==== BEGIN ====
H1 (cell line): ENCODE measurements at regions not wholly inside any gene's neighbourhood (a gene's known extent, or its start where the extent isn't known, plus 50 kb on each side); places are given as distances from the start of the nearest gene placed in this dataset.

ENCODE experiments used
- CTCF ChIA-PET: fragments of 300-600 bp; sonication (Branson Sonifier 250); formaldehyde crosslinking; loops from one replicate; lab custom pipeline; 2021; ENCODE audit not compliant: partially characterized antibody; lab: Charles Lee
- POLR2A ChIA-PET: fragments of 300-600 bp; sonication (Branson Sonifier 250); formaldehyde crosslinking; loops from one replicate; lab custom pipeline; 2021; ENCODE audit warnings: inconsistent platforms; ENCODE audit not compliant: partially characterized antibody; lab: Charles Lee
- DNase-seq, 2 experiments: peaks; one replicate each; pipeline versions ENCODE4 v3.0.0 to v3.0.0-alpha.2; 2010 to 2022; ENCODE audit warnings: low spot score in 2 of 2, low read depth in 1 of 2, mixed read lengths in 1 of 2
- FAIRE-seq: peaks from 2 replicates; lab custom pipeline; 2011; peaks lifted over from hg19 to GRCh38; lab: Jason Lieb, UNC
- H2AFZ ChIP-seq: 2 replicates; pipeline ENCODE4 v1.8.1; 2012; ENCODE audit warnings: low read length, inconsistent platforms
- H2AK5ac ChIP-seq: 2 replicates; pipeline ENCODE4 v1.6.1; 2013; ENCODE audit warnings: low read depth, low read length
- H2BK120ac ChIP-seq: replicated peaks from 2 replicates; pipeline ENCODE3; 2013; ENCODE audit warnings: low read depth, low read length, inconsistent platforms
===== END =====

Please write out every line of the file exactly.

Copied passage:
H1 (cell line): ENCODE measurements at regions not wholly inside any gene's neighbourhood (a gene's known extent, or its start where the extent isn't known, plus 50 kb on each side); places are given as distances from the start of the nearest gene placed in this dataset.

ENCODE experiments used
- CTCF ChIA-PET: fragments of 300-600 bp; sonication (Branson Sonifier 250); formaldehyde crosslinking; loops from one replicate; lab custom pipeline; 2021; ENCODE audit not compliant: partially characterized antibody; lab: Charles Lee
- POLR2A ChIA-PET: fragments of 300-600 bp; sonication (Branson Sonifier 250); formaldehyde crosslinking; loops from one replicate; lab custom pipeline; 2021; ENCODE audit warnings: inconsistent platforms; ENCODE audit not compliant: partially characterized antibody; lab: Charles Lee
- DNase-seq, 2 experiments: peaks; one replicate each; pipeline versions ENCODE4 v3.0.0 to v3.0.0-alpha.2; 2010 to 2022; ENCODE audit warnings: low spot score in 2 of 2, low read depth in 1 of 2, mixed read lengths in 1 of 2
- FAIRE-seq: peaks from 2 replicates; lab custom pipeline; 2011; peaks lifted over from hg19 to GRCh38; lab: Jason Lieb, UNC
- H2AFZ ChIP-seq: 2 replicates; pipeline ENCODE4 v1.8.1; 2012; ENCODE audit warnings: low read length, inconsistent platforms
- H2AK5ac ChIP-seq: 2 replicates; pipeline ENCODE4 v1.6.1; 2013; ENCODE audit warnings: low read depth, low read length
- H2BK120ac ChIP-seq: replicated peaks from 2 replicates; pipeline ENCODE3; 2013; ENCODE audit warnings: low read depth, low read length, inconsistent platforms